We are into the second half of the Women's World Cup and with Sri Lanka, Pakistan and West Indies needing a miracle to qualify to the semi-finals, the focus has shifted to the top five teams and three of them will be in action on Saturday.
South Africa and India face off in Leicester in a rematch of the recent World Cup Qualifier final in Colombo. That game went down to a last-ball finish, with India hitting a six to seal victory, and it shouldn't surprise anyone if this one turns out to be equally thrilling.
Five wins seems the bar for teams to feel confident of being in the final four in this Women's World Cup. South Africa currently only have two, having endured a washout. While their batsmen have been quite reliable, recording the first instance of a team making 300 in a chase even if they couldn't win it, the bowlers have been rather up and down. Last Sunday, West Indies were dismantled for 48, but three days later, England were allowed to make 373, helped by a stretch of 209 balls in the middle overs without a wicket. Considering South Africa are up against India, another batting powerhouse, Dane van Niekerk has some issues to sort out.
Batsman Andrie Steyn, meanwhile, suffered an ankle injury at training and has been ruled out of the tournament. Medium-pacer Odine Kirsten, who picked up 4 for 10 in her last ODI in January, has been called up as replacement.
India, with four wins in four games, already have one foot in the final four. Opener Deepti Sharma scored a crafty 78 against Sri Lanka, and the ever-dependent Mithali Raj has been hitting fifties for fun - she now stands on the cusp of history, 34 short of becoming the top-scorer in women's ODIs. But India will still be wary that in the two games Smriti Mandhana has fallen early, they have not been able to score as quickly as they usually do.
India's spinners, led by their joint-leading wicket-taker Ekta Bisht, have done particularly well to defend whatever their batsmen have scored, be it 169 or 232. The contest between them and South Africa's hard-hitting openers Laura Wolvaardt and Lizelle Lee will be fun to watch.
The day's second match features a potential mismatch. New Zealand's captain Suzie Bates began her campaign with a century and their wicketkeeper Rachel Priest smashed the fastest fifty in Women's World Cup history and finished with 90 off 55 balls. By contrast, Pakistan's batsmen are barely maintaining a strike-rate of 50.
New Zealand enter their fifth group match at fourth place after they thumped West Indies emphatically on Thursday. That meant they jumped above their other rivals from the Southern Hemisphere into the final qualifying spot, despite South Africa's destruction of the same opponents only a few days earlier.
Lea Tahuhu's swing bowling at the top has troubled unsure batsmen and Pakistan's top-order features such wobbliness. Tahuhu, who passed 50 ODI wickets on Thursday, will be featuring in her 50th ODI on Saturday. "When I started off, I was in and out of the team a little bit and in the last two years I have been really able to cement a place in the team and look to lead this bowling attack," she said. "I take great pride in it and it will be a special thing to play my 50th game. It was nice to get to 50 wickets [against West Indies] but at the same time it was nice to get a good team win."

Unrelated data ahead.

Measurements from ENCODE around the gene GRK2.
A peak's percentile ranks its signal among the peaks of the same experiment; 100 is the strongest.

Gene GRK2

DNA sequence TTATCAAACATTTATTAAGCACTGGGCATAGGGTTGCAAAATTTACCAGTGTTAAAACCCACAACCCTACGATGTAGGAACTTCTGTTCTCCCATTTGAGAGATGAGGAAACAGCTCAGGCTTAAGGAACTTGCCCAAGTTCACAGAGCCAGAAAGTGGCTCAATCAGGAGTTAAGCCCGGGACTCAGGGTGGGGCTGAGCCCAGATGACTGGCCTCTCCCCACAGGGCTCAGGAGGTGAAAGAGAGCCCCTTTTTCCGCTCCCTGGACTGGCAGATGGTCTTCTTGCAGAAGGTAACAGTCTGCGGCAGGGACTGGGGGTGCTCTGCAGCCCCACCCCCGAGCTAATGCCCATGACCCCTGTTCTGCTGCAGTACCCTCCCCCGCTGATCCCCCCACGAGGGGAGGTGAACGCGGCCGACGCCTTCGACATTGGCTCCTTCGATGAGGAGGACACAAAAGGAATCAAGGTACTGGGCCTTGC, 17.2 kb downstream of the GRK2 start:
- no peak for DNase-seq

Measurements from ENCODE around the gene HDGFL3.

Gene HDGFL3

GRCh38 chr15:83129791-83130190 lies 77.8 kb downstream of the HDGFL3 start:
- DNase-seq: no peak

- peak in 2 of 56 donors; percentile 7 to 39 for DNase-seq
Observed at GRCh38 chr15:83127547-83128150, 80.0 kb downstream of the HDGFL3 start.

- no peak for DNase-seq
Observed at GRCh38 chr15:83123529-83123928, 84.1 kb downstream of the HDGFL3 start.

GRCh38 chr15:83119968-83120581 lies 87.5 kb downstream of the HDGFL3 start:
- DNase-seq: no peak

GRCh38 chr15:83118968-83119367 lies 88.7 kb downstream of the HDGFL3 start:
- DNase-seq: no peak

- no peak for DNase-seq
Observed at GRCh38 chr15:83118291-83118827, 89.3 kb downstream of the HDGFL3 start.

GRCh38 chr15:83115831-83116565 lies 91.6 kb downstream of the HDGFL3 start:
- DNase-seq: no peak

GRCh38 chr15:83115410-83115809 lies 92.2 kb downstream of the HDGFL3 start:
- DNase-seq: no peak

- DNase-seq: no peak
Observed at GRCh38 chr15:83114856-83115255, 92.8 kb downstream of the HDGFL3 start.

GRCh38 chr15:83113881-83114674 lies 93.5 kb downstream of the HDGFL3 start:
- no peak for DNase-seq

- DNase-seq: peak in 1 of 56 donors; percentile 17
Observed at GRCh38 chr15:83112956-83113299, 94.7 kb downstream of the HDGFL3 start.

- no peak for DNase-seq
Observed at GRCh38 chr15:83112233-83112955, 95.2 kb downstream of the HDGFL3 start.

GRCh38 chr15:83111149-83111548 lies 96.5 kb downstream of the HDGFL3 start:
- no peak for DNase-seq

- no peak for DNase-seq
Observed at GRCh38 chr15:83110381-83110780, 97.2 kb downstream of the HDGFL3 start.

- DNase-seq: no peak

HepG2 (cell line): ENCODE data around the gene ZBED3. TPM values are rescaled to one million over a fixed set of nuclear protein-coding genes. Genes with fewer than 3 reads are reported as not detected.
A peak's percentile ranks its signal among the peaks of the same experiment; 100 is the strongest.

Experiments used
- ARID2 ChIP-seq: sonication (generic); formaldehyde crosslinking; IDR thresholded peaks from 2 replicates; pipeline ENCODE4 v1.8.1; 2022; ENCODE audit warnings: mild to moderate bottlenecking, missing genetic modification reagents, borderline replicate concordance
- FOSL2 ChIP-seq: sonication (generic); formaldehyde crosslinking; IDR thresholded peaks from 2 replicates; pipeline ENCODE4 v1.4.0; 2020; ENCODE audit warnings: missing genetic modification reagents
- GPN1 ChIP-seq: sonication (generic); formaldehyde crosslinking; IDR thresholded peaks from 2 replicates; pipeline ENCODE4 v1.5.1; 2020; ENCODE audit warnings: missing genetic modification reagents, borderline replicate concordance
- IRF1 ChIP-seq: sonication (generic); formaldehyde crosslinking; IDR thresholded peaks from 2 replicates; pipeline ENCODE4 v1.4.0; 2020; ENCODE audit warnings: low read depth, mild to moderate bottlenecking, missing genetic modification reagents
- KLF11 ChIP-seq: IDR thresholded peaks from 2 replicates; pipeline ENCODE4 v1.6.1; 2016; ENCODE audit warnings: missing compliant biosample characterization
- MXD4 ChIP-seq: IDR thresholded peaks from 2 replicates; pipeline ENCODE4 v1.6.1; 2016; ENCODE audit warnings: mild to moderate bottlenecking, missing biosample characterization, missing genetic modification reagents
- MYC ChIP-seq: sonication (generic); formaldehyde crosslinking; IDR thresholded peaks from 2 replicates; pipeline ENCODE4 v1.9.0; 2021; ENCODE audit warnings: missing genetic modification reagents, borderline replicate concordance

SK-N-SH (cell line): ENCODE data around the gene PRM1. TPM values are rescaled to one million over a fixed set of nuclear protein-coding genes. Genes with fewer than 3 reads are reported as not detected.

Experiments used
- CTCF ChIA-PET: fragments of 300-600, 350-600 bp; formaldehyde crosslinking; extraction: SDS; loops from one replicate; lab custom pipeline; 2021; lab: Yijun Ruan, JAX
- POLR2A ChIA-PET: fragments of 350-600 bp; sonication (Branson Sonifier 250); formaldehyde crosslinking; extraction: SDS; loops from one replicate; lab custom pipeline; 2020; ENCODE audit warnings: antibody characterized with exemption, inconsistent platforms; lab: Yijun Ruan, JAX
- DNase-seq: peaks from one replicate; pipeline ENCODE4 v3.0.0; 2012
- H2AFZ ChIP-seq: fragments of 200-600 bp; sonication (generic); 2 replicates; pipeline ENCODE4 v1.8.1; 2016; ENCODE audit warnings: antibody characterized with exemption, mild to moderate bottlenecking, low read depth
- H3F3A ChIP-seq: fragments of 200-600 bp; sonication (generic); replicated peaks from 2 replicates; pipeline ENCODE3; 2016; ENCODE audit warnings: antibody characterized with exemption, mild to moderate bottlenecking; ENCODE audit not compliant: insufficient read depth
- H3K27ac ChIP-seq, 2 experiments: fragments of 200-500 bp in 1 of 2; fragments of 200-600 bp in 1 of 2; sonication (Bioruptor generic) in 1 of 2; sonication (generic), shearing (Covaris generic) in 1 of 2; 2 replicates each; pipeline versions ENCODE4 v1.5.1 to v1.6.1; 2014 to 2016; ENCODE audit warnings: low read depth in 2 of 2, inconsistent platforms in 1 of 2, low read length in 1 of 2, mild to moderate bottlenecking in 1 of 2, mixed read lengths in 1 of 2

Combine Tahuhu's pace with the wily spin of Amelia Kerr and the returning Leigh Kasperek and you have a well-rounded bowling unit. Their batting has been slow to start off at times, like in the game against Australia, but if Thursday's win was any indication New Zealand's batting has gone up another gear. Rachel Priest played like she was in a hurry to get to her team hotel while Suzie Bates once again oozed class with her batting. The two set up a sturdy middle order that has yet to come to the party in this tournament. With the group stages winding down, their strategy will have to ensure their net-run rate continues to remain better than South Africa at the very least.
Pakistan have fallen away after their spirited, nail-biting opening display. Over their next three games, Pakistan have lost by over 90 runs every time. A high dot-ball percentage has hurt their scoring. Their top scorer of the tournament, Nahida Khan, has only 105 runs in four innings. Their highest total in their last three matches has been 131. They need their batting to click if they are to have any chance of arresting their losing streak.
Their bowling has been far better, but has been let down by poor fielding. Sana Mir continues to break crucial partnerships, and how she uses herself and the other spinners will hold the key in their search for their first win. What has been most disappointing, though, has been Pakistan's seeming lack of intent in searching for the win. Against Australia, chasing 291, it appeared that Pakistan simply looked to bat out their 50 overs; they eventually lost by 159 runs.